• node_cpu_seconds_total — the total number of CPU seconds…

It looks like histogram support is great in Prometheus ecosystem:

But why Prometheus users continue complaining about issues in histograms? Let’s look at the most annoying issues.

Issue #1: metric range isn’t covered well by the defined histogram buckets

Suppose you decided covering response size with Prometheus histograms and defined the following histogram according to docs:

h := prometheus.NewHistogram(prometheus.HistogramOpts{
Name: "response_size_bytes",
Help: "The size of the response",
Buckets: prometheus.LinearBuckets(100, 100, 3),

This histogram has 4 buckets with the following response size ranges (aka le label value):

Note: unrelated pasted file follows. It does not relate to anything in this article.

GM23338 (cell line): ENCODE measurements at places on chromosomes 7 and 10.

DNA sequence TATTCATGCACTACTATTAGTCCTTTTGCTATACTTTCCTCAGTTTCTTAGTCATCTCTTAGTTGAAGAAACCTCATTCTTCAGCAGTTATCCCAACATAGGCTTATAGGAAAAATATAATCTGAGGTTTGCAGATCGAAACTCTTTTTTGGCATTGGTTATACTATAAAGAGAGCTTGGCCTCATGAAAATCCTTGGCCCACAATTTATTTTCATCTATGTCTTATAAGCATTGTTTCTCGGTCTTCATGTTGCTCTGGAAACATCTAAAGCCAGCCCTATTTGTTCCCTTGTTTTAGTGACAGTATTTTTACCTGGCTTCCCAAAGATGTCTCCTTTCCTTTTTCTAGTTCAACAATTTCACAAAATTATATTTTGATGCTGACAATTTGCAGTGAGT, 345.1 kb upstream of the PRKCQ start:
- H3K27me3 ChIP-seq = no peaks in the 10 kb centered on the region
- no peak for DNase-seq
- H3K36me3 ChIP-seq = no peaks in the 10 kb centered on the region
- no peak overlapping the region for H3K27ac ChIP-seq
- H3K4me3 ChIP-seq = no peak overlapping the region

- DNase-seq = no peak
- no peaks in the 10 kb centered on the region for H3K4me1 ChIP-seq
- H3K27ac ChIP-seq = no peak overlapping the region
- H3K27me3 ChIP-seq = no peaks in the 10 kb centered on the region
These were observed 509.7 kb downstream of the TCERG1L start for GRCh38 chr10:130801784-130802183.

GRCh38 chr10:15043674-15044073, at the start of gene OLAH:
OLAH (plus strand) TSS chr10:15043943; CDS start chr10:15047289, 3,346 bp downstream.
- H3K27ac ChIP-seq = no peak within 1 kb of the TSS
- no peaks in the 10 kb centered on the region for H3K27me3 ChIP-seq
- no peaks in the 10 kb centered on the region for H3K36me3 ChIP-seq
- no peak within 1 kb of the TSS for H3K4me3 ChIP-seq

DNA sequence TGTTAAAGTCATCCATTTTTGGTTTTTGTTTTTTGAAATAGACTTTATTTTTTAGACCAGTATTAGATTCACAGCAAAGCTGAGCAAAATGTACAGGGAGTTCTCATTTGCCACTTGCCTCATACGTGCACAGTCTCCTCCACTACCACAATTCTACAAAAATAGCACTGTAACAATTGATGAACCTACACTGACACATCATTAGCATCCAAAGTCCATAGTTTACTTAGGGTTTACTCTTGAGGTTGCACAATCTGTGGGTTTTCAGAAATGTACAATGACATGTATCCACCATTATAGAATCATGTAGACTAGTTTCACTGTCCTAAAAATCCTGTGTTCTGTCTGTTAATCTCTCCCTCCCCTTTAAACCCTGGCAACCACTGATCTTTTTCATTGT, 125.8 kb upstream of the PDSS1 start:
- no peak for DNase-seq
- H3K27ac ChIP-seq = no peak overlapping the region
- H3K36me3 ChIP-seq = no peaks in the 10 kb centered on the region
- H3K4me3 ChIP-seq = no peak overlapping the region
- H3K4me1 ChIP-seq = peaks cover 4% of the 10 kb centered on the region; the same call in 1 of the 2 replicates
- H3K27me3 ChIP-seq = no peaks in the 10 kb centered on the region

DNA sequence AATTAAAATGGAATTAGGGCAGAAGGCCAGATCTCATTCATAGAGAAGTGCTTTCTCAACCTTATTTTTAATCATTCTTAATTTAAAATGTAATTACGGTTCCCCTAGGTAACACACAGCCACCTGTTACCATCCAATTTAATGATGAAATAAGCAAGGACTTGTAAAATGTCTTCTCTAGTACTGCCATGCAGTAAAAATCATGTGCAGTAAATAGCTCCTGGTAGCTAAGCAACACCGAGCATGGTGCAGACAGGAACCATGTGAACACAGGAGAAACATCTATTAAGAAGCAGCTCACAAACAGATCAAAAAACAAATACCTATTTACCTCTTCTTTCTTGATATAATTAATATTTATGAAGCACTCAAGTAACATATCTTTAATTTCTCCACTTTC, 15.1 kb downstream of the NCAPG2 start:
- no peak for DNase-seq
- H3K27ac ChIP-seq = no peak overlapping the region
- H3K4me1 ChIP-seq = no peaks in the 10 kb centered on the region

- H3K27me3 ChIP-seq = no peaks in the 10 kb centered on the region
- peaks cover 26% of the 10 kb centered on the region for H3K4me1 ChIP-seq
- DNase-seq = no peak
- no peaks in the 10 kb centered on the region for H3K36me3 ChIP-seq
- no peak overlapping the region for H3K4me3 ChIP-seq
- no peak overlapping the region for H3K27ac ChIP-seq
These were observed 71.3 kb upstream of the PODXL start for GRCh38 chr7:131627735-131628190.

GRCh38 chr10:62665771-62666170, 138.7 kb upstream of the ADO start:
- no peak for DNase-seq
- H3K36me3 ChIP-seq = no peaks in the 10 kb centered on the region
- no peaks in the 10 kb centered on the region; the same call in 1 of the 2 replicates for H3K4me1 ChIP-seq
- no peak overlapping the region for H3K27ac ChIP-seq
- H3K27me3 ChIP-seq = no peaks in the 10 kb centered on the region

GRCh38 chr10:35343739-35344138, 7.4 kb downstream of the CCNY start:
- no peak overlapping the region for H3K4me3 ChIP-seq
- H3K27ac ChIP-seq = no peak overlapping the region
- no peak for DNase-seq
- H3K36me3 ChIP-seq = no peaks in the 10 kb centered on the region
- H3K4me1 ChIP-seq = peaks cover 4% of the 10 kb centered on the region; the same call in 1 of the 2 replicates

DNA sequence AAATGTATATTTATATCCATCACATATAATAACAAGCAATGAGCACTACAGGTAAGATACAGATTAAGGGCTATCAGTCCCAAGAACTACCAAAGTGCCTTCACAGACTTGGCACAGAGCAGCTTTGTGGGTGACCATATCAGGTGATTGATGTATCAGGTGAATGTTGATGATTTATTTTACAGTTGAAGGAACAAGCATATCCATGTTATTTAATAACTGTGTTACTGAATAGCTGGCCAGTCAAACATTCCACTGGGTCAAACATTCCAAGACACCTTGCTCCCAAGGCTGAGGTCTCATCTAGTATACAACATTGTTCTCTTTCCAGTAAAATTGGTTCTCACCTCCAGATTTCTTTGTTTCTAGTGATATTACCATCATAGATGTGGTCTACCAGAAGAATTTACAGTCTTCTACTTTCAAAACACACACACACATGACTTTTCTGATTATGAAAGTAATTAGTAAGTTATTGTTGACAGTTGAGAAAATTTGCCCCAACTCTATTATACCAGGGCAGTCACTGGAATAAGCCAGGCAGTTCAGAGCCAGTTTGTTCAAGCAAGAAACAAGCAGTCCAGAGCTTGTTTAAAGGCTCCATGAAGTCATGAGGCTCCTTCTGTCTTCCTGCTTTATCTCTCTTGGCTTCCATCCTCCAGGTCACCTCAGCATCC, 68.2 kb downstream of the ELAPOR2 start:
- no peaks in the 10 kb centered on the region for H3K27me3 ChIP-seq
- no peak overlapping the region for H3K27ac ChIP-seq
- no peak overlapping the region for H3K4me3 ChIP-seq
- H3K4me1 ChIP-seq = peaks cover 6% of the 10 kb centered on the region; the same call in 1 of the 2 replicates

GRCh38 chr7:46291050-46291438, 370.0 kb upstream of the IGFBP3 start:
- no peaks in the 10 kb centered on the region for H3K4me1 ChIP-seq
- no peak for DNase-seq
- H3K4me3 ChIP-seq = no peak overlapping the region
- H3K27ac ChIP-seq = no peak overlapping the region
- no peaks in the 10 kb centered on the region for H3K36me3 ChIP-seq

Recently the Evaluating Performance and Correctness article has been published by Prometheus author. The article points to a few data model discrepancies between VictoriaMetrics and Prometheus. It also contains benchmark results showing poor compression ratio and poor performance for VictoriaMetrics comparing to Prometheus. Unfortunately the original article doesn’t support comments to leave the response, so let’s discuss all these issues in the post below.

Bad compression ratio

This code has been used for generating time series for the benchmark. The code generates series of floating-point values with random 9 decimal digits after the point. Such series cannot be compressed well because 9 random…

Photo by Markus Spiske on Unsplash

Suppose you have a time series database containing terabytes of data. How do you mange backups for this data? Do you think it is too big to backup and blindly rely on database replication for data safety? Then you are in trouble.

Why replication doesn’t save from disaster?